Preliminary investigation of the association between COVID-19 and suicidal thoughts and behaviors in the U.S.
Ammerman, B.A., Burke, T.A., Jacobucci, R., & McClure, K.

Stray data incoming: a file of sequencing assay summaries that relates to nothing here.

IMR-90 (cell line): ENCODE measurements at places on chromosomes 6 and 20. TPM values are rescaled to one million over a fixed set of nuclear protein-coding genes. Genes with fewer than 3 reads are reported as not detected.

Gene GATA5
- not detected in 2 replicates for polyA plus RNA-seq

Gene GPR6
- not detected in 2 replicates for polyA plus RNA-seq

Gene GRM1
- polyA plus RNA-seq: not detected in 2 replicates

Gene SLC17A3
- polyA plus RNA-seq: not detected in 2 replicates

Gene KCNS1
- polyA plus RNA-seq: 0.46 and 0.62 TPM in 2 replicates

Evidence suggests that the negative consequences of COVID-19 may extend far beyond its considerable death toll, having a significant impact on psychological well-being. Despite work highlighting the link between previous epidemics and elevated suicide rates, there is limited research on the relationship between the COVID-19 pandemic and suicidal thoughts and behaviors. Utilizing an online survey, the current study aimed to better understand the presence, and extent, of the association between COVID-19-related experiences and past-month suicidal thoughts and behaviors among adults in the United States recruited via Amazon Mechanical Turk (n = 907). Results support an association between several COVID-19-related experiences (i.e., general distress, fear of physical harm, effects of social distancing policies) and past-month suicidal ideation and suicide attempts. Further, a significant proportion of those with recent suicidal ideation explicitly link their suicidal thoughts to COVID-19. Exploratory analyses highlight a potential additional link between COVID-19 and suicidal behavior, suggesting that a portion of individuals may be intentionally exposing themselves to the virus with intent to kill themselves. These findings underscore the need for suicide risk screening and access to mental health services during the current pandemic. Particular attention should be paid to employing public health campaigns to disseminate information on such services to reduce the enormity of distress and emotional impairment associated with COVID-19 in the United States.